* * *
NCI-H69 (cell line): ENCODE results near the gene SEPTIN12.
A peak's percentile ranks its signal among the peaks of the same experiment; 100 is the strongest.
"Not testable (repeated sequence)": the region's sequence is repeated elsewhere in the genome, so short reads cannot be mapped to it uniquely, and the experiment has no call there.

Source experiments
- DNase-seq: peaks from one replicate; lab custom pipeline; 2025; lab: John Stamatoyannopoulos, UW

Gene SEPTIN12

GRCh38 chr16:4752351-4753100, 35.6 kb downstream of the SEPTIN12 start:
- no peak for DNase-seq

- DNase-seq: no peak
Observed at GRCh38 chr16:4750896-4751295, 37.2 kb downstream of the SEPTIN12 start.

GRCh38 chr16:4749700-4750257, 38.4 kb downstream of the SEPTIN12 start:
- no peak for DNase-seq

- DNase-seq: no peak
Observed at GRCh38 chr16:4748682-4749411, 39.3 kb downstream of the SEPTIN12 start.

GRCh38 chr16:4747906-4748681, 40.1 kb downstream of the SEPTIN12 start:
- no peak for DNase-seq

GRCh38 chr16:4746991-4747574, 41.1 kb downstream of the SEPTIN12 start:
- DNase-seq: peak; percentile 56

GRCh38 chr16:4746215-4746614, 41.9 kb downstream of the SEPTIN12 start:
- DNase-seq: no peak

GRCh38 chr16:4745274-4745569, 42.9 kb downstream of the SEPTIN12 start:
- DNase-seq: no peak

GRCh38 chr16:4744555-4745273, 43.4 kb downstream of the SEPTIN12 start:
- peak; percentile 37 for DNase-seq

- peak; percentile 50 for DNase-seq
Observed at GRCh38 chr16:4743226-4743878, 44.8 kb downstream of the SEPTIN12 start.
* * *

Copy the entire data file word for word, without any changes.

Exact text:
NCI-H69 (cell line): ENCODE results near the gene SEPTIN12.
A peak's percentile ranks its signal among the peaks of the same experiment; 100 is the strongest.
"Not testable (repeated sequence)": the region's sequence is repeated elsewhere in the genome, so short reads cannot be mapped to it uniquely, and the experiment has no call there.

Source experiments
- DNase-seq: peaks from one replicate; lab custom pipeline; 2025; lab: John Stamatoyannopoulos, UW

Gene SEPTIN12

GRCh38 chr16:4752351-4753100, 35.6 kb downstream of the SEPTIN12 start:
- no peak for DNase-seq

- DNase-seq: no peak
Observed at GRCh38 chr16:4750896-4751295, 37.2 kb downstream of the SEPTIN12 start.

GRCh38 chr16:4749700-4750257, 38.4 kb downstream of the SEPTIN12 start:
- no peak for DNase-seq

- DNase-seq: no peak
Observed at GRCh38 chr16:4748682-4749411, 39.3 kb downstream of the SEPTIN12 start.

GRCh38 chr16:4747906-4748681, 40.1 kb downstream of the SEPTIN12 start:
- no peak for DNase-seq

GRCh38 chr16:4746991-4747574, 41.1 kb downstream of the SEPTIN12 start:
- DNase-seq: peak; percentile 56

GRCh38 chr16:4746215-4746614, 41.9 kb downstream of the SEPTIN12 start:
- DNase-seq: no peak

GRCh38 chr16:4745274-4745569, 42.9 kb downstream of the SEPTIN12 start:
- DNase-seq: no peak

GRCh38 chr16:4744555-4745273, 43.4 kb downstream of the SEPTIN12 start:
- peak; percentile 37 for DNase-seq

- peak; percentile 50 for DNase-seq
Observed at GRCh38 chr16:4743226-4743878, 44.8 kb downstream of the SEPTIN12 start.